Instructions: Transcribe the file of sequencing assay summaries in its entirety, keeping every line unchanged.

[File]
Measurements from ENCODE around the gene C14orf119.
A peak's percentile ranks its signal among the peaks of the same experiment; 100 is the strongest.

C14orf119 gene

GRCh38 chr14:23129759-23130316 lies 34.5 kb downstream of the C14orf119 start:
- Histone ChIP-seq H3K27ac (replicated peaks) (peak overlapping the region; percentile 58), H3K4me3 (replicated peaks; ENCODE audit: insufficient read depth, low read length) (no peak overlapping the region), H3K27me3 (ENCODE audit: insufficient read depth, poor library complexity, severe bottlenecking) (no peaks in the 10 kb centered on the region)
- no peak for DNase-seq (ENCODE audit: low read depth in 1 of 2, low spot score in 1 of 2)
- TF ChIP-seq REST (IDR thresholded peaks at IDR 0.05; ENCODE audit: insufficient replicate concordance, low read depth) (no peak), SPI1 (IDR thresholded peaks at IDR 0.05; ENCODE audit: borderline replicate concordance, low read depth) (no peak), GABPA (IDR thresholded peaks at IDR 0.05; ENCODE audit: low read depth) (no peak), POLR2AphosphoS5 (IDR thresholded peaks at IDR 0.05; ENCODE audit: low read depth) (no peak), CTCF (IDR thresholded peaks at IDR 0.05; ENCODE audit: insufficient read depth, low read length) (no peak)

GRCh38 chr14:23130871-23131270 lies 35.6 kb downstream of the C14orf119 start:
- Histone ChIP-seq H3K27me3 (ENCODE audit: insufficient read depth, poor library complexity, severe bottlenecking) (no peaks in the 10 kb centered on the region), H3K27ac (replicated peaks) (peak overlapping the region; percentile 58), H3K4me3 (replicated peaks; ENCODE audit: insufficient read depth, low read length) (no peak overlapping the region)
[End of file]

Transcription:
Measurements from ENCODE around the gene C14orf119.
A peak's percentile ranks its signal among the peaks of the same experiment; 100 is the strongest.

C14orf119 gene

GRCh38 chr14:23129759-23130316 lies 34.5 kb downstream of the C14orf119 start:
- Histone ChIP-seq H3K27ac (replicated peaks) (peak overlapping the region; percentile 58), H3K4me3 (replicated peaks; ENCODE audit: insufficient read depth, low read length) (no peak overlapping the region), H3K27me3 (ENCODE audit: insufficient read depth, poor library complexity, severe bottlenecking) (no peaks in the 10 kb centered on the region)
- no peak for DNase-seq (ENCODE audit: low read depth in 1 of 2, low spot score in 1 of 2)
- TF ChIP-seq REST (IDR thresholded peaks at IDR 0.05; ENCODE audit: insufficient replicate concordance, low read depth) (no peak), SPI1 (IDR thresholded peaks at IDR 0.05; ENCODE audit: borderline replicate concordance, low read depth) (no peak), GABPA (IDR thresholded peaks at IDR 0.05; ENCODE audit: low read depth) (no peak), POLR2AphosphoS5 (IDR thresholded peaks at IDR 0.05; ENCODE audit: low read depth) (no peak), CTCF (IDR thresholded peaks at IDR 0.05; ENCODE audit: insufficient read depth, low read length) (no peak)

GRCh38 chr14:23130871-23131270 lies 35.6 kb downstream of the C14orf119 start:
- Histone ChIP-seq H3K27me3 (ENCODE audit: insufficient read depth, poor library complexity, severe bottlenecking) (no peaks in the 10 kb centered on the region), H3K27ac (replicated peaks) (peak overlapping the region; percentile 58), H3K4me3 (replicated peaks; ENCODE audit: insufficient read depth, low read length) (no peak overlapping the region)